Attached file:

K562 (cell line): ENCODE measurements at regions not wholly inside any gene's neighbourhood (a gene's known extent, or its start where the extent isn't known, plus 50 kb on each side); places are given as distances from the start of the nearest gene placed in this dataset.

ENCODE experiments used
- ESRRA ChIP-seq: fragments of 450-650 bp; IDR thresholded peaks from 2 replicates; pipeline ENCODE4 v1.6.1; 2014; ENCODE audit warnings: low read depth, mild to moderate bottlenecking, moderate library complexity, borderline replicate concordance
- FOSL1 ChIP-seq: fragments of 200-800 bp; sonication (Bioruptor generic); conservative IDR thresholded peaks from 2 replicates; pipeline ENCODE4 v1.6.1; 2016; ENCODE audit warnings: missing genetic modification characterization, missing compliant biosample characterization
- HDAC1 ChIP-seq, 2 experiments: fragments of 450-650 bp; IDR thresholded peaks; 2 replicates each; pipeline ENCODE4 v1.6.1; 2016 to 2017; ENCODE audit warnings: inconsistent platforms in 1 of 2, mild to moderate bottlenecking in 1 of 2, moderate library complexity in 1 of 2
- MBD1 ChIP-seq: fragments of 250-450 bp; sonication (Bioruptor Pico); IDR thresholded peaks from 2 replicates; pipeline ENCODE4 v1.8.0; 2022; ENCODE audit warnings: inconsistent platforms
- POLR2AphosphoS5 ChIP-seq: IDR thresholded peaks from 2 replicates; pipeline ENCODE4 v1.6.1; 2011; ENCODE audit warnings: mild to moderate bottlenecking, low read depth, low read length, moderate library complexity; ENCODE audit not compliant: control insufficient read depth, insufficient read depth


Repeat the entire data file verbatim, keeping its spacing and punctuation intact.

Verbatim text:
K562 (cell line): ENCODE measurements at regions not wholly inside any gene's neighbourhood (a gene's known extent, or its start where the extent isn't known, plus 50 kb on each side); places are given as distances from the start of the nearest gene placed in this dataset.

ENCODE experiments used
- ESRRA ChIP-seq: fragments of 450-650 bp; IDR thresholded peaks from 2 replicates; pipeline ENCODE4 v1.6.1; 2014; ENCODE audit warnings: low read depth, mild to moderate bottlenecking, moderate library complexity, borderline replicate concordance
- FOSL1 ChIP-seq: fragments of 200-800 bp; sonication (Bioruptor generic); conservative IDR thresholded peaks from 2 replicates; pipeline ENCODE4 v1.6.1; 2016; ENCODE audit warnings: missing genetic modification characterization, missing compliant biosample characterization
- HDAC1 ChIP-seq, 2 experiments: fragments of 450-650 bp; IDR thresholded peaks; 2 replicates each; pipeline ENCODE4 v1.6.1; 2016 to 2017; ENCODE audit warnings: inconsistent platforms in 1 of 2, mild to moderate bottlenecking in 1 of 2, moderate library complexity in 1 of 2
- MBD1 ChIP-seq: fragments of 250-450 bp; sonication (Bioruptor Pico); IDR thresholded peaks from 2 replicates; pipeline ENCODE4 v1.8.0; 2022; ENCODE audit warnings: inconsistent platforms
- POLR2AphosphoS5 ChIP-seq: IDR thresholded peaks from 2 replicates; pipeline ENCODE4 v1.6.1; 2011; ENCODE audit warnings: mild to moderate bottlenecking, low read depth, low read length, moderate library complexity; ENCODE audit not compliant: control insufficient read depth, insufficient read depth